The Witch of Prague by F. Marion Crawford
After the Wanderer had left her, Unorna continued to hold in her hand the book she had again taken up, following the printed lines mechanically from left to right, from the top of the page to the foot. Having reached that point, however, she did not turn over the leaf. She was vaguely aware that she had not understood the sense of the words, and she returned to the place at which she had begun, trying to concentrate her attention upon the matter, moving her fresh lips to form the syllables, and bending her brows in the effort of understanding, so that a short, straight furrow appeared, like a sharp vertical cut extending from between the eyes to the midst of the broad forehead. One, two and three sentences she grasped and comprehended; then her thoughts wandered again, and the groups of letters passed meaningless before her sight. She was accustomed to directing her intelligence without any perceptible effort, and she was annoyed at being thus led away from her occupation, against her will and in spite of her determination. A third attempt showed her that it was useless to force herself any longer, and with a gesture and look of irritation she once more laid the volume upon the table at her side.
During a few minutes she sat motionless in her chair, her elbow leaning on the carved arm-piece, her chin supported upon the back of her half-closed hand, of which the heavy, perfect fingers were turned inwards, drooping in classic curves towards the lace about her throat. Her strangely mismatched eyes stared vacantly towards an imaginary horizon, not bounded by banks of flowers, nor obscured by the fantastic foliage of exotic trees.
Presently she held up her head, her white hand dropped upon her knee, she hesitated an instant, and then rose to her feet, swiftly, as though she had made a resolution and was about to act upon it. She made a step forward, and then paused again, while a half-scornful smile passed like a shadow over her face. Very slowly she began to pace the marble floor, up and down in the open space before her chair, turning and turning again, the soft folds of her white gown following her across the smooth pavement with a gentle, sweeping sound, such as the breeze makes among flowers in spring.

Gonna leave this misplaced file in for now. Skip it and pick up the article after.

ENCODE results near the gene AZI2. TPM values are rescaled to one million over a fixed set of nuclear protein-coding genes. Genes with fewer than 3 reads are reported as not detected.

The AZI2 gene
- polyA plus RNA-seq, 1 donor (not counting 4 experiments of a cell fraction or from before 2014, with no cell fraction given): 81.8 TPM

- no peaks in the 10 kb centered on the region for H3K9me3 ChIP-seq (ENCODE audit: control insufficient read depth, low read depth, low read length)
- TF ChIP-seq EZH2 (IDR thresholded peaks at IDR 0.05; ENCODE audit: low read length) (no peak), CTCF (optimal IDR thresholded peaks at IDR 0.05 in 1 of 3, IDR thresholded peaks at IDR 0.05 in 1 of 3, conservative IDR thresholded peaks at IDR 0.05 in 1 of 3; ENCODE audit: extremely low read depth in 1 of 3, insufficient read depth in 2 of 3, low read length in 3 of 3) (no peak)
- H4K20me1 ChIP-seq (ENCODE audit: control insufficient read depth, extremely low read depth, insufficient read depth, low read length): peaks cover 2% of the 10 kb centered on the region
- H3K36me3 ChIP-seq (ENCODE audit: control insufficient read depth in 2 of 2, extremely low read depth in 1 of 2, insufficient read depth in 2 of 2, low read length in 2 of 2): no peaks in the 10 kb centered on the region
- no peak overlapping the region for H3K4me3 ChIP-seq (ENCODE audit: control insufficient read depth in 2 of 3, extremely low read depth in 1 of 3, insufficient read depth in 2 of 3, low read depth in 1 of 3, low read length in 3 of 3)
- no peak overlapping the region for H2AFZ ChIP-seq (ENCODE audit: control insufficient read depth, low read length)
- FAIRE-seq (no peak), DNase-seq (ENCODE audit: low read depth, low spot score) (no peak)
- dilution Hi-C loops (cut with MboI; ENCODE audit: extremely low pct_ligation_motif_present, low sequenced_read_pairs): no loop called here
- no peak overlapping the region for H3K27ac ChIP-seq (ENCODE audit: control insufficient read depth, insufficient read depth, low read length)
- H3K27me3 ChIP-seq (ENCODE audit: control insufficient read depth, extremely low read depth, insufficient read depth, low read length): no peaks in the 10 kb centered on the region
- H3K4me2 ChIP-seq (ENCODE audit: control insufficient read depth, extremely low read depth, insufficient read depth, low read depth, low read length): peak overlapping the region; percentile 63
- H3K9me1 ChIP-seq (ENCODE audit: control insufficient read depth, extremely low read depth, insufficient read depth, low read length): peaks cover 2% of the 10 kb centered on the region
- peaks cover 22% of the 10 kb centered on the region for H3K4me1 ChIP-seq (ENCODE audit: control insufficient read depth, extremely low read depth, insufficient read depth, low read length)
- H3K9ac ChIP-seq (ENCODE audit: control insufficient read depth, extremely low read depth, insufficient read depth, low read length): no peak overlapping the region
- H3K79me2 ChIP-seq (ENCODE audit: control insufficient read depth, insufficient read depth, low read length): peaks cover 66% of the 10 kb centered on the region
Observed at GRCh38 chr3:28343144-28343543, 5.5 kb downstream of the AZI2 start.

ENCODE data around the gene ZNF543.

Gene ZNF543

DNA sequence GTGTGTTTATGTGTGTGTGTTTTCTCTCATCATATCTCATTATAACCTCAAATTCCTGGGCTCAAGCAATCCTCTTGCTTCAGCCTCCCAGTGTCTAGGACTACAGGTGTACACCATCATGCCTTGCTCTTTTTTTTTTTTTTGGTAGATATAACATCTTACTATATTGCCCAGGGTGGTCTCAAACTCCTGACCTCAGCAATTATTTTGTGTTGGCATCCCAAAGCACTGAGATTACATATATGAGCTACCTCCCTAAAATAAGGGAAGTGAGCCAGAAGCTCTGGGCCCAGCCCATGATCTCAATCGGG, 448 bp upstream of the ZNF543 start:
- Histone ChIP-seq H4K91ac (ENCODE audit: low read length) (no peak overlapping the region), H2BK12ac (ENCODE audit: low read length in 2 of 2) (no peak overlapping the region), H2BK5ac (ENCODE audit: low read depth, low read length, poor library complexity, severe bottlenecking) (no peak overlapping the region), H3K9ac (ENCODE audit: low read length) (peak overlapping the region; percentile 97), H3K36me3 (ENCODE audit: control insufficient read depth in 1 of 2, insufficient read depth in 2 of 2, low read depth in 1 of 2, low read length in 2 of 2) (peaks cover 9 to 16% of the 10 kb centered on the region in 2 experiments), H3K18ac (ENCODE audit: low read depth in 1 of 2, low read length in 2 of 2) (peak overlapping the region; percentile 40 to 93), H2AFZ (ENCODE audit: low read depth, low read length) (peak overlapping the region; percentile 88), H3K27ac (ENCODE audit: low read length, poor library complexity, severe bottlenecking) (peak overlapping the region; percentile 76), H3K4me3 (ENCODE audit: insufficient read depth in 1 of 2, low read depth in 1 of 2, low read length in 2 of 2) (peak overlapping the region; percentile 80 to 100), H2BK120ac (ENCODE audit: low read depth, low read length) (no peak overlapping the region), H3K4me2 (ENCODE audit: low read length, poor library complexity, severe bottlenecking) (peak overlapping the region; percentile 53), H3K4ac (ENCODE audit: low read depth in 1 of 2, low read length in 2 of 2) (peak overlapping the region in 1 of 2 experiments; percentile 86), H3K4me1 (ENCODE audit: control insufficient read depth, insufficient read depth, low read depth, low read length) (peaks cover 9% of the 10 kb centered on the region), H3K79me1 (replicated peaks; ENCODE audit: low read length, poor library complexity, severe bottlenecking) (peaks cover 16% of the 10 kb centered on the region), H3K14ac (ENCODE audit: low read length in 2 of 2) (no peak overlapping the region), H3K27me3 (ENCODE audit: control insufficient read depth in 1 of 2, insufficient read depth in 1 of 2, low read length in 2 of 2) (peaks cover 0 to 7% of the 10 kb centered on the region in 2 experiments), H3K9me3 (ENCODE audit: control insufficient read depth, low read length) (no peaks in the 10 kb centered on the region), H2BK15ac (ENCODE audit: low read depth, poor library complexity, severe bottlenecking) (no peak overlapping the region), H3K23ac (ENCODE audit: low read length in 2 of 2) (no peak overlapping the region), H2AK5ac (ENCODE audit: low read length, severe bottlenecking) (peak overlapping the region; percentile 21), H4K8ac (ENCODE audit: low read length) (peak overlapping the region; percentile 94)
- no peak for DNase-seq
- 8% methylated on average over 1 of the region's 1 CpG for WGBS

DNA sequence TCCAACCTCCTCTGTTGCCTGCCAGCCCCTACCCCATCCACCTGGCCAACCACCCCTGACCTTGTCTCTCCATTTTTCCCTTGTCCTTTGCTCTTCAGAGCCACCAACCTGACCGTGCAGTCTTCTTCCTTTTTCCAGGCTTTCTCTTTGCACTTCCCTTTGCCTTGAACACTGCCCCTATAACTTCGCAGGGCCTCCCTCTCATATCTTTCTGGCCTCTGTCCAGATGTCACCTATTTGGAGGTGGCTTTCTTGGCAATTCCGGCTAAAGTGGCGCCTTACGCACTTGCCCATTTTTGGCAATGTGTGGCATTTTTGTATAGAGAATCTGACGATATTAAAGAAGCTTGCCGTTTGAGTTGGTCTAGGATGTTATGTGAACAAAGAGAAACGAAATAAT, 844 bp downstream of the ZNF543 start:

"Is it he?" she asked aloud in a voice ringing with the joy and the fear of a passion that has waited long and is at last approaching the fulfilment of satisfaction.
No answer came to her from among the thick foliage nor in the scented breath of the violets and the lilies. The murmuring song of the little fountain alone disturbed the stillness, and the rustle of her own garments as she moved.
"Is it he? Is it he? Is it he?" she repeated again and again, in varying tones, chiming the changes of hope and fear, of certainty and vacillation, of sadness and of gladness, of eager passion and of chilling doubt.
She stood still, staring at the pavement, her fingers clasped together, the palms of her hands turned downward, her arms relaxed. She did not see the dark red squares of marble, alternating with the white and the gray, but as she looked a face and a form rose before her, in the contemplation of which all her senses and faculties concentrated themselves. The pale and noble head grew very distinct in her inner sight, the dark gray eyes gazed sadly upon her, the passionate features were fixed in the expression of a great sorrow.